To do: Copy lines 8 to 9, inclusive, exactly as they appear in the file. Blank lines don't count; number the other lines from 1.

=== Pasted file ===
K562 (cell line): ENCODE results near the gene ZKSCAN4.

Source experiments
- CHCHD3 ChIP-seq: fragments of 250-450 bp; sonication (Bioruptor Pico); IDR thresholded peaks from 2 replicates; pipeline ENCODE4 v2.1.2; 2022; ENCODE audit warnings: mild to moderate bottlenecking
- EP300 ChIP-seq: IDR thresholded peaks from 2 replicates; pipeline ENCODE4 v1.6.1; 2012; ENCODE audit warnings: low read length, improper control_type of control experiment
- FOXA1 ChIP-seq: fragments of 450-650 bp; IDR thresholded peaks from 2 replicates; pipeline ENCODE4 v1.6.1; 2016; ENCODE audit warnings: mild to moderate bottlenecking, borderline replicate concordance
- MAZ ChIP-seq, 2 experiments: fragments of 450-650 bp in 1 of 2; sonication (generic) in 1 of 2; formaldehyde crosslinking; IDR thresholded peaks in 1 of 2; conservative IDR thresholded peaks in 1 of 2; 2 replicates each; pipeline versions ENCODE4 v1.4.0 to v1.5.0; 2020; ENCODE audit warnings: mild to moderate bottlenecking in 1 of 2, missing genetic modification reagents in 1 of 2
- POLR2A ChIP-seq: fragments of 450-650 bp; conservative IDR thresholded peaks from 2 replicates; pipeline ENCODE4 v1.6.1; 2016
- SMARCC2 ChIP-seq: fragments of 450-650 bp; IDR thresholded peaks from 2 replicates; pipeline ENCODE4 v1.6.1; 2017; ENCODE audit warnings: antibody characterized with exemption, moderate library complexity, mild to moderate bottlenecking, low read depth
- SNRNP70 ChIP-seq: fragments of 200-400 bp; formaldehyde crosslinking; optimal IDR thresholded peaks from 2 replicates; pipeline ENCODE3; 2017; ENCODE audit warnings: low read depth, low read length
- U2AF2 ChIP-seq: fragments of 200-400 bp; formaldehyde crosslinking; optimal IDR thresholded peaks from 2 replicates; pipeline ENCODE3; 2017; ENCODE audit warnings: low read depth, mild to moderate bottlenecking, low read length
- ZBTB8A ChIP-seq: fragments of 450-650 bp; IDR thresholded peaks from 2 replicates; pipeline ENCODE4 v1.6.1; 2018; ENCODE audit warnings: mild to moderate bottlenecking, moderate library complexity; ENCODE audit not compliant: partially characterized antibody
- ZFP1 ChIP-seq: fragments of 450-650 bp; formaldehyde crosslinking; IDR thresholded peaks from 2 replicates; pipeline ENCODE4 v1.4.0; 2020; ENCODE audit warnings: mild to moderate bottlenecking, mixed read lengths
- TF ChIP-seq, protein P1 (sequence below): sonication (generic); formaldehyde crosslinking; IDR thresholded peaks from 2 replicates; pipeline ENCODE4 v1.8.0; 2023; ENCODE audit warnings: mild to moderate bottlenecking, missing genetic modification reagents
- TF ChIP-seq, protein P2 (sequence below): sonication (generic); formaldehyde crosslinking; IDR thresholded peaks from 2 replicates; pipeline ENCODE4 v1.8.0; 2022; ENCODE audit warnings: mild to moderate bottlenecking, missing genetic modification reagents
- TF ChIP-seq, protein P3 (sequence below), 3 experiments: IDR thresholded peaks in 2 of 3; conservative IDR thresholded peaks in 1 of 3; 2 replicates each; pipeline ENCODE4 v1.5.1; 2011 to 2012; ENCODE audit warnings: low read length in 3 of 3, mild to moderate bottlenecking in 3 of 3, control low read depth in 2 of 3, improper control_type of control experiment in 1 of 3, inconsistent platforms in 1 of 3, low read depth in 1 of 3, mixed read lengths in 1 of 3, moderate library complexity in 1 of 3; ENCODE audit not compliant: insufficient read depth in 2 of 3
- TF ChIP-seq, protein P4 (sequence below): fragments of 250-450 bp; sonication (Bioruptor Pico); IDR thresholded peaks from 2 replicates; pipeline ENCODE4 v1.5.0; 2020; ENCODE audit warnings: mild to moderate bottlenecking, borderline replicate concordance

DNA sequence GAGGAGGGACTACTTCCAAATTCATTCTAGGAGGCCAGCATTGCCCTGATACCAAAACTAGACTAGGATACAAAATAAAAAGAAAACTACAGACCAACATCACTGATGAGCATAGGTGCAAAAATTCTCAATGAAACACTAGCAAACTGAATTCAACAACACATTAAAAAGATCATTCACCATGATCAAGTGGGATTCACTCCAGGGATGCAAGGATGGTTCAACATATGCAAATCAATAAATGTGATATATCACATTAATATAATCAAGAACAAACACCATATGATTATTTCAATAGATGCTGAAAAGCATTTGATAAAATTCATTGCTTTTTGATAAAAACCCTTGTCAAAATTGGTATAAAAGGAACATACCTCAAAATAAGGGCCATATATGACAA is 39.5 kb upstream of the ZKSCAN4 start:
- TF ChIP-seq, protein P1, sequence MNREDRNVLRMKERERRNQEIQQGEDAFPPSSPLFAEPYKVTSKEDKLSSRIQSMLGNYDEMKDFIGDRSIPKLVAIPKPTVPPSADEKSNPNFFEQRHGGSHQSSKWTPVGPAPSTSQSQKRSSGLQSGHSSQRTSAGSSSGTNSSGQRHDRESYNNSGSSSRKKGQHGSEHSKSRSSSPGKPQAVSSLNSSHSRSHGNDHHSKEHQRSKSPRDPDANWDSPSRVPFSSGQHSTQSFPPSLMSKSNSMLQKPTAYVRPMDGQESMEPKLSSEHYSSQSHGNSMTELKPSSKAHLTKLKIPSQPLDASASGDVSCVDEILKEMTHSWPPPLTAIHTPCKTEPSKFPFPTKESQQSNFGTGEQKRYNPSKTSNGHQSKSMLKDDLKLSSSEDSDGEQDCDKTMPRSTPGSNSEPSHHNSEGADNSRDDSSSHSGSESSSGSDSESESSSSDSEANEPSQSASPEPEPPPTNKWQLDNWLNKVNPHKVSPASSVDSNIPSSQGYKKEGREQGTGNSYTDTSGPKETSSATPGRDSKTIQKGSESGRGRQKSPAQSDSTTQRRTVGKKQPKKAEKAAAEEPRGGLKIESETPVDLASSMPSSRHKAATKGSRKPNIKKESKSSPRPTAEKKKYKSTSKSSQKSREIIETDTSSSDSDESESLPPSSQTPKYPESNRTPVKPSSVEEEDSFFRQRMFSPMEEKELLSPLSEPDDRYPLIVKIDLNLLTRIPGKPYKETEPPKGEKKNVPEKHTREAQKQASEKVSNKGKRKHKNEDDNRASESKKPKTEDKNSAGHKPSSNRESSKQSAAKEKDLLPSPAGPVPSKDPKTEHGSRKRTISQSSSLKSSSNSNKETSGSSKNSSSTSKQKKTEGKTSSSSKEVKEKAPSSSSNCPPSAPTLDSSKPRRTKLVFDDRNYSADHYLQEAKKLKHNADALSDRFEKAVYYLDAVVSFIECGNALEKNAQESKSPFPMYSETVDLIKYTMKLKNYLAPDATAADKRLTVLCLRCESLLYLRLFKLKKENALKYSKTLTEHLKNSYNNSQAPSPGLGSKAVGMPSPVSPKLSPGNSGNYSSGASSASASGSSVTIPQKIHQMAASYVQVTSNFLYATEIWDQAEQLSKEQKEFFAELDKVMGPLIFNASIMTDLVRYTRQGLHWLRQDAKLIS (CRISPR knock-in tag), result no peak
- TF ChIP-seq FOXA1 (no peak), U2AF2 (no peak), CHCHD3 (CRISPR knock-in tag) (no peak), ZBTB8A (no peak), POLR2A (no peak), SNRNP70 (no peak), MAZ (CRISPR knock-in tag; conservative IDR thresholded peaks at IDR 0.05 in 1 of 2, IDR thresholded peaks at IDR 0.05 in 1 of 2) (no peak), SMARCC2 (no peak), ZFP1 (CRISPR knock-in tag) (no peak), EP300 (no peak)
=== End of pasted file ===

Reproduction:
- SMARCC2 ChIP-seq: fragments of 450-650 bp; IDR thresholded peaks from 2 replicates; pipeline ENCODE4 v1.6.1; 2017; ENCODE audit warnings: antibody characterized with exemption, moderate library complexity, mild to moderate bottlenecking, low read depth
- SNRNP70 ChIP-seq: fragments of 200-400 bp; formaldehyde crosslinking; optimal IDR thresholded peaks from 2 replicates; pipeline ENCODE3; 2017; ENCODE audit warnings: low read depth, low read length